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Low income, high test scores?
Watch for Yale in the mail

Yale is stepping up its recruiting among low-income high achievers, in the face of new research showing how few of those students even apply to selective colleges.

"Think you can't afford it? Think again," proclaims the header on a postcard that the Office of Undergraduate Admissions recently mailed to 16,000 rising high school seniors with high test scores and low family incomes. A big fat zero represents the dollar contribution expected from families with annual incomes of $65,000 or less. A line below that explains that for all Yale students who receive financial aid—roughly 55 percent—the average out-of-pocket cost is just $15,857 per year.

"For most students and families in the United States, Yale is more affordable than a public university,” undergraduate admissions dean Jeremiah Quinlan ’03 says in a press release. “It’s critical that these talented students understand that their high aspirations are feasible."

But they don't understand, as a Brookings Institution study made clear this spring. Of high-achieving students in the bottom quarter of the nation's income distribution, only 34 percent go to selective colleges—less than half the 78 percent rate for students from the highest-income quartile.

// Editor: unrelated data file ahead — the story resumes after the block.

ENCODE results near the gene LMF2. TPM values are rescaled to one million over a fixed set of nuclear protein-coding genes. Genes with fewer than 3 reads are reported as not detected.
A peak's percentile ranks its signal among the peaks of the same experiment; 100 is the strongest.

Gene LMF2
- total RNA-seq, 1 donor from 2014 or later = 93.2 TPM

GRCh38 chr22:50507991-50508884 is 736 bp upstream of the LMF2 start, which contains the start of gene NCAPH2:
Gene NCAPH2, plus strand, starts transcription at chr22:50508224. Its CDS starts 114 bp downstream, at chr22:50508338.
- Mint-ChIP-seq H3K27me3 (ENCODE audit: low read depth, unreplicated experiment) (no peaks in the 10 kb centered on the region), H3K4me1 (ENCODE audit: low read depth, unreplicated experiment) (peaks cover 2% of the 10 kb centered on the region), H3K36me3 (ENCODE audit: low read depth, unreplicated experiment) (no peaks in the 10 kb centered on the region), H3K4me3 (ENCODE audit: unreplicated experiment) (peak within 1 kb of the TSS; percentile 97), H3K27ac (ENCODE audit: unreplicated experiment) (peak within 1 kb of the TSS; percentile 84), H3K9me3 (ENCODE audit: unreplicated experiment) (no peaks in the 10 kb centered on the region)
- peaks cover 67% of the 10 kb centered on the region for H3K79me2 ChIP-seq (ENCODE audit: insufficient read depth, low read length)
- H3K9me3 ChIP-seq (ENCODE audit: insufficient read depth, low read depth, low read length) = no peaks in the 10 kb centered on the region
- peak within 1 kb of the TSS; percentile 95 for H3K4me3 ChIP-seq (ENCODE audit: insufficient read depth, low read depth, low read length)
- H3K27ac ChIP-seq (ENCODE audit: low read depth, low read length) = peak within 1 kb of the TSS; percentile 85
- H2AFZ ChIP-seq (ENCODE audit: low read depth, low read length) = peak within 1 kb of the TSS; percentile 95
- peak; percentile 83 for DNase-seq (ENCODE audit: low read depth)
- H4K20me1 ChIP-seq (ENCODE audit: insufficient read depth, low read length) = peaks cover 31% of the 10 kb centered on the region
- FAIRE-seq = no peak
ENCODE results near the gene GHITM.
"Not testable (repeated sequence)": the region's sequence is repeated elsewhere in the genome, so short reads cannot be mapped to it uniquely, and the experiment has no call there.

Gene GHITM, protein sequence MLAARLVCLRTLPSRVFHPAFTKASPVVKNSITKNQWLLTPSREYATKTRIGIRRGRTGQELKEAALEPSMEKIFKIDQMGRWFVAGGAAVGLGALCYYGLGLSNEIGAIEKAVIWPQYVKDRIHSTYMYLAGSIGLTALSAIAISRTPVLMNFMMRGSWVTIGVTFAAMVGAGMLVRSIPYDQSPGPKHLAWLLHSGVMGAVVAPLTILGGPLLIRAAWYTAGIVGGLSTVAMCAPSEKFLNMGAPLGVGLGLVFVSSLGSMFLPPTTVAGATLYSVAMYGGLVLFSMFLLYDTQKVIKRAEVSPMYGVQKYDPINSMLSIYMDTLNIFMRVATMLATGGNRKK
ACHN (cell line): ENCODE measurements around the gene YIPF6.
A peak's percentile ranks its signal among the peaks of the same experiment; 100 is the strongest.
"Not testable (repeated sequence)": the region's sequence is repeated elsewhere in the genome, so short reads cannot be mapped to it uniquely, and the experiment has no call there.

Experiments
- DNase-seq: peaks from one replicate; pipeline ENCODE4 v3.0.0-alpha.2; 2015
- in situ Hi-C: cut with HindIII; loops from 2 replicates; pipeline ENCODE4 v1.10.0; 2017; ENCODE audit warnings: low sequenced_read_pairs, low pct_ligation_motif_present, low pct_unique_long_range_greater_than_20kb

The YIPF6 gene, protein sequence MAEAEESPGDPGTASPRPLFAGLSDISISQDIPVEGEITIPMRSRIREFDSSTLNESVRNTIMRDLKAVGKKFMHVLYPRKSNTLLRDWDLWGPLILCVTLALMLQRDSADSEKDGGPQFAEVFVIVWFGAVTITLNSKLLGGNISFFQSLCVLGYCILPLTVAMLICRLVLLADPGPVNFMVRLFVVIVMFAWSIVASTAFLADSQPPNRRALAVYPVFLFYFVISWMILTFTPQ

Outside of major metropolitan areas, those poorer students usually don't apply to the top schools, instead sticking with their local community colleges.

In a follow-up paper last month, the Brookings researchers "mailed information packets about colleges mostly to high-performing, lower-income students," reports David Leonhardt ’94 in his New York Times Economix blog. "The packets included information on financial aid, admissions standards and graduation rates. Students who received the information were substantially more likely to attend top colleges—colleges with more resources and higher graduation rates—than students who did not receive them."

Yale says it will send the same students a second mailing later this summer, with instructions for applying to Yale and obtaining a fee waiver.

Filed under financial aid, Yale College
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